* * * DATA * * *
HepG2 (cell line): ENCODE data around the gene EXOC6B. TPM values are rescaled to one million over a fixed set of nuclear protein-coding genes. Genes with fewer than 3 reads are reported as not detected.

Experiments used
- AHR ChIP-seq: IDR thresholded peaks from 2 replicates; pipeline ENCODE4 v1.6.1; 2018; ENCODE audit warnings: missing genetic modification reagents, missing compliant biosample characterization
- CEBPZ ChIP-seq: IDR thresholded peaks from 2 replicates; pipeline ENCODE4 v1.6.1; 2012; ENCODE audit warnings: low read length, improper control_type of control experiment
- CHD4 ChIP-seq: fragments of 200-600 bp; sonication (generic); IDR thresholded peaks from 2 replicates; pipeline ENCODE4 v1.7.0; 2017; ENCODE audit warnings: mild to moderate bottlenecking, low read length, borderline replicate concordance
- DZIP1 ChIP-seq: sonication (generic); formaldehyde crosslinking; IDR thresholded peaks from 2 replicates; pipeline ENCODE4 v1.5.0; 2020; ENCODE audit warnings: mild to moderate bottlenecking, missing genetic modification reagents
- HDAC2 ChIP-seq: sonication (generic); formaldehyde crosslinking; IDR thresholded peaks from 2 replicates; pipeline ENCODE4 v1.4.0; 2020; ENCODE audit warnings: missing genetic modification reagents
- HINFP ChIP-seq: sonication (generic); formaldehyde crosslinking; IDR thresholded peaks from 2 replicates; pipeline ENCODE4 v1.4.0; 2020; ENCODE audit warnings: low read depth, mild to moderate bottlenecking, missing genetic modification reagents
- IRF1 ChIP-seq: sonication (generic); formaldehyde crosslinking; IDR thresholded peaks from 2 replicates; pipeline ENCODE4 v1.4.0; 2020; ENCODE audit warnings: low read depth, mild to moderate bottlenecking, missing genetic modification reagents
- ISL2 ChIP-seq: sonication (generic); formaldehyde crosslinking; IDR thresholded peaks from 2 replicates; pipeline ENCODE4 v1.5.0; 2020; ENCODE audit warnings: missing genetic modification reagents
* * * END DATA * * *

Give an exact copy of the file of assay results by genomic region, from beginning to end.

HepG2 (cell line): ENCODE data around the gene EXOC6B. TPM values are rescaled to one million over a fixed set of nuclear protein-coding genes. Genes with fewer than 3 reads are reported as not detected.

Experiments used
- AHR ChIP-seq: IDR thresholded peaks from 2 replicates; pipeline ENCODE4 v1.6.1; 2018; ENCODE audit warnings: missing genetic modification reagents, missing compliant biosample characterization
- CEBPZ ChIP-seq: IDR thresholded peaks from 2 replicates; pipeline ENCODE4 v1.6.1; 2012; ENCODE audit warnings: low read length, improper control_type of control experiment
- CHD4 ChIP-seq: fragments of 200-600 bp; sonication (generic); IDR thresholded peaks from 2 replicates; pipeline ENCODE4 v1.7.0; 2017; ENCODE audit warnings: mild to moderate bottlenecking, low read length, borderline replicate concordance
- DZIP1 ChIP-seq: sonication (generic); formaldehyde crosslinking; IDR thresholded peaks from 2 replicates; pipeline ENCODE4 v1.5.0; 2020; ENCODE audit warnings: mild to moderate bottlenecking, missing genetic modification reagents
- HDAC2 ChIP-seq: sonication (generic); formaldehyde crosslinking; IDR thresholded peaks from 2 replicates; pipeline ENCODE4 v1.4.0; 2020; ENCODE audit warnings: missing genetic modification reagents
- HINFP ChIP-seq: sonication (generic); formaldehyde crosslinking; IDR thresholded peaks from 2 replicates; pipeline ENCODE4 v1.4.0; 2020; ENCODE audit warnings: low read depth, mild to moderate bottlenecking, missing genetic modification reagents
- IRF1 ChIP-seq: sonication (generic); formaldehyde crosslinking; IDR thresholded peaks from 2 replicates; pipeline ENCODE4 v1.4.0; 2020; ENCODE audit warnings: low read depth, mild to moderate bottlenecking, missing genetic modification reagents
- ISL2 ChIP-seq: sonication (generic); formaldehyde crosslinking; IDR thresholded peaks from 2 replicates; pipeline ENCODE4 v1.5.0; 2020; ENCODE audit warnings: missing genetic modification reagents